Why Consuming Content can be Valuable

Yes there's a lot out there, but you don't even have to agree with everything to get value from content...

I’m switching things up today and creating content about consuming content… 

The context for this post is that I have been build a content creation system for myself in order to consistently post on instagram, which is a Q1 goal for me. 

In doing so, I was thinking through the system and I recalled a term that August Bradley used in his first Notion series in 2020: “do date” vs “due date”.

It got me thinking about the value you can get from consuming other people’s content, or rather the value I have consistently got from multiple years of content consumption.

I see two main areas regarding the value of content consumption:

  1. It gives you the words and understanding to help you frame and develop your own problems

  2. Whether you “agree with” the content or not, it will probably get you a step closer to your own ideal system because it’ll help craft your decisions moving forward in one way or another.

Giving you the words to help you frame and develop your own problems

The aim behind my consistent posting on Instagram is to get better at communicating my ideas in short form. To post consistently requires a good system, because content takes a surprisingly long time to put together, even in short form.

I realised that this system would need to support dates in two ways, the first with the date I’m meant to prepare the content for posting, and the second for when I actually post it. 

I thought on this for a while and then remembered a simple line in a youtube series I watched years ago:

Now the point I’m trying to make isn’t that remembering that term solved the puzzles I was pondering, but that it gave me some terminology to help me rethink the problem. 

“Do” vs “due” is also a much simpler way of referring to this idea than “the date I’m meant to prepare the content for posting, and the second for when I actually post it”, and having more clarified simple ideas is helpful for continuing to develop the system. I realised “do date” relates to my task management system, and “due dates” to my content management system, so they need to talk to each other in some way (I think).

This terminology is only available to me because I watched a lot of August’s videos when I was getting started in 2020, and he explained his ideas so clearly.

From my first Notion task database! Which in itself was me using another piece of content as the base: https://youtu.be/Na9nx9LYdBc?si=-lIGH9knjGi21HQI

It’s not just August’s content that inspired me in 2020. It’s been an ongoing process for years. 

I honestly have so many more examples of how other people’s content has crafted my workflows over time, so I am going to do a separate post about those in case they inspire others.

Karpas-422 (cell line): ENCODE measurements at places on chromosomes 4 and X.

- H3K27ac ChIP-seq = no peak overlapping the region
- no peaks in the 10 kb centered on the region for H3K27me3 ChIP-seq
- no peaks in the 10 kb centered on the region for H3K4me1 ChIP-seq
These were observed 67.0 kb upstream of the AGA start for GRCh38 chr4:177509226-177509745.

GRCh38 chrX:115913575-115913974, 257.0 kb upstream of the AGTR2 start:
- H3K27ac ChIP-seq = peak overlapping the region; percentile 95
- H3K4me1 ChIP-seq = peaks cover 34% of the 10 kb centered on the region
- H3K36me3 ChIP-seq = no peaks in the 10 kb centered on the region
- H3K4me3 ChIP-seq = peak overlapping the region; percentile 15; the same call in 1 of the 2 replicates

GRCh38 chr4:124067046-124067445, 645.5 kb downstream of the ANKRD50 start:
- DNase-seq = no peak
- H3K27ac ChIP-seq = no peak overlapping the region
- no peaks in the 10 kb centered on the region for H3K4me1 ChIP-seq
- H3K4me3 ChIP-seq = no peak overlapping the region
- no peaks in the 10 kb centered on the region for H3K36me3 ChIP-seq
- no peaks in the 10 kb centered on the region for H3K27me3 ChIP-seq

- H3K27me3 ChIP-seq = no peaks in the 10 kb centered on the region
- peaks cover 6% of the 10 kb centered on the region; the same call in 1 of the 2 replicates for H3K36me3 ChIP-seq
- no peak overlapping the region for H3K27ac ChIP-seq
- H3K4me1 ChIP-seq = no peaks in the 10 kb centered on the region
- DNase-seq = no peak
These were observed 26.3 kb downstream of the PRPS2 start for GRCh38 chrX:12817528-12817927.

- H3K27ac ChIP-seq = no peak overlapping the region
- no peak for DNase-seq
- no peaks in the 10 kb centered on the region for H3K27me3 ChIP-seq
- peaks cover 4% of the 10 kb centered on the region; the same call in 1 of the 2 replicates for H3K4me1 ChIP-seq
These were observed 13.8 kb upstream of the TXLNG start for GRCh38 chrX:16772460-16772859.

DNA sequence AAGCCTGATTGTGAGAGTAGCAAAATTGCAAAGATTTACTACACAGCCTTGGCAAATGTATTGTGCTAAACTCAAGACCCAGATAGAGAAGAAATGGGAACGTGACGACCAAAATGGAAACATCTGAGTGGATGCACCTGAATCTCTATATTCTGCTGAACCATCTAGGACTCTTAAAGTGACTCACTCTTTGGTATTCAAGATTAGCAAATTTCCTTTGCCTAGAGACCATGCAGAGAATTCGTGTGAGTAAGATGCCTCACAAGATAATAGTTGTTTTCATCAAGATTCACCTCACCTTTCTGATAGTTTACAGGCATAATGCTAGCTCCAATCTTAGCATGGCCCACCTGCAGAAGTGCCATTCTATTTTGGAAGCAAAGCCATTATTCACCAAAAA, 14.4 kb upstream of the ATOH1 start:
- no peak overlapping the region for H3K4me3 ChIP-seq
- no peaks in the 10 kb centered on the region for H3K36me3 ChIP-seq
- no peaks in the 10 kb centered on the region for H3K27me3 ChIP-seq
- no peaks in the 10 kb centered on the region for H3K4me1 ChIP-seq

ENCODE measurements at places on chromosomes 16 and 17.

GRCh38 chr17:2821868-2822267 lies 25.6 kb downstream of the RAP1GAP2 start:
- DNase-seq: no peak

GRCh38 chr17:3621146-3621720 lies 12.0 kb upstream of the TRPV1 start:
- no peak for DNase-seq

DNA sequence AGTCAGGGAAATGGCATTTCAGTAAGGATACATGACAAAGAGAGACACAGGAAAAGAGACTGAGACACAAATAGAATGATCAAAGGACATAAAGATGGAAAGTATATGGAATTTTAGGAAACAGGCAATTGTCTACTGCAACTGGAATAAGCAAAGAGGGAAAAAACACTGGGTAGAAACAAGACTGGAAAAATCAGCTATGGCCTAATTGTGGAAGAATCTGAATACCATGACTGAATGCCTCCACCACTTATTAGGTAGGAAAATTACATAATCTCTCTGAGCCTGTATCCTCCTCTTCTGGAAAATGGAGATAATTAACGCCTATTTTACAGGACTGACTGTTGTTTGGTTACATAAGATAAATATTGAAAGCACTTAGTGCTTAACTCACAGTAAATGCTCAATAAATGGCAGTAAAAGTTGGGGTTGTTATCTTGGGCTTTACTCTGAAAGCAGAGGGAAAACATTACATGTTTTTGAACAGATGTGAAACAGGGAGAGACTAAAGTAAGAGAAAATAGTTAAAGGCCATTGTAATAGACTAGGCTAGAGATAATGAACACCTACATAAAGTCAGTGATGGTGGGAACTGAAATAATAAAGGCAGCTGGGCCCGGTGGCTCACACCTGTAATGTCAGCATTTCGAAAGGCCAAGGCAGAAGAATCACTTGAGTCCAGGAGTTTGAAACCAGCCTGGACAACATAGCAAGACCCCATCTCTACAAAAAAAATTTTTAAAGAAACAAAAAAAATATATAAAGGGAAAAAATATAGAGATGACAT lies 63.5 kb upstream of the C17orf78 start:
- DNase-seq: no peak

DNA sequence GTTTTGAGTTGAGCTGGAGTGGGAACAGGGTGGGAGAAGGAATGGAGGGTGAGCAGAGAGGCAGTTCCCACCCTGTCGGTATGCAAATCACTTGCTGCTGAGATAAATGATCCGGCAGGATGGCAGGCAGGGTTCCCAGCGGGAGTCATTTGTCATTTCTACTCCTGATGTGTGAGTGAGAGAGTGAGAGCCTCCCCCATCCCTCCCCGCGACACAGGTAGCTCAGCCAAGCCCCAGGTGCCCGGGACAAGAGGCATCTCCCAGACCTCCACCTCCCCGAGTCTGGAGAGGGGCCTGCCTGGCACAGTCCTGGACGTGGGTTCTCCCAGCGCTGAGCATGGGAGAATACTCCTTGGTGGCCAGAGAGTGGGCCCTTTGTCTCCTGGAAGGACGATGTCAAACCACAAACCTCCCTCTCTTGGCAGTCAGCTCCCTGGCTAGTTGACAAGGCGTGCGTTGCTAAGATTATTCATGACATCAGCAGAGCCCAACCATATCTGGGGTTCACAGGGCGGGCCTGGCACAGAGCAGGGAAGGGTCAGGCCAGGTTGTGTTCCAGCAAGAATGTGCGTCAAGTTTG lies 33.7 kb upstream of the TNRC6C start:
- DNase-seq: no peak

But for now I hope this shows that consuming other people’s content gives you new words to explain things in, and that can help you progress in your systems and workflows, or at least give you new things to test.

You don’t have to like everything you consume

I think it’s valuable to both agree and disagree with content- disagreement meaning “I don’t think this is sensible”, but also in the sense of not being relatable.

I feel like most of the time, reactions go roughly one of two ways:

  1. Wow that’s cool, I’m inspired by this

  2. This makes no sense to me at all, I take no inspiration from this.

Personally, with either of these reactions I still feel like I’ve gained value. I have moved further towards my ideal system regardless because I either have something new to try, or something to not waste time trying at this point.

But even if you’re inspired by someone’s system, it doesn’t mean you need to copy it exactly. It’s inspiration. Treat it like a menu and take what resonates. You can always come back to the content later to take more, or never revisit it if you’ve decided you’ve had enough from that menu. Following the earlier example, I can be inspired by “do date vs due date” without putting August’s PPV system into place, or use Notion for everything.

Similarly, if you use different tools to the one featured in the content, you can absolutely still gain value from it and enjoy the read/watch. I think it’s still fascinating to hear what decisions people are making and why. Some decisions or suggestions are tied to the app itself, but many aren’t. And at this point, you can take ideas and workflows from one app and do something with them in your app(s) of choice.

That’s exactly how my system has evolved over time. 

It’s not necessarily about finding systems, workflows or practices to copy, because things have to work for you. But you can get some targeted, precise and well thought-through inspiration from other creators. 

4 years on, not many of my systems tangibly resemble what I’ve seen from other people, but to me their influence is crystal clear, so I will write a post going through these influences soon in case they can help anyone else.

Everything I’ve learned and created has been inspired somehow by other people’s free content, and that’s exactly why all my content is available for free now I have become a content creator myself.

This space is full of value and inspiration, and I’m so grateful to have learned so much and to have a platform to talk about my ideas too. It’s so wonderful.

Do you agree with these sentiments? What value do you get from consuming content? What pieces have changed the game for you? I would love to know!

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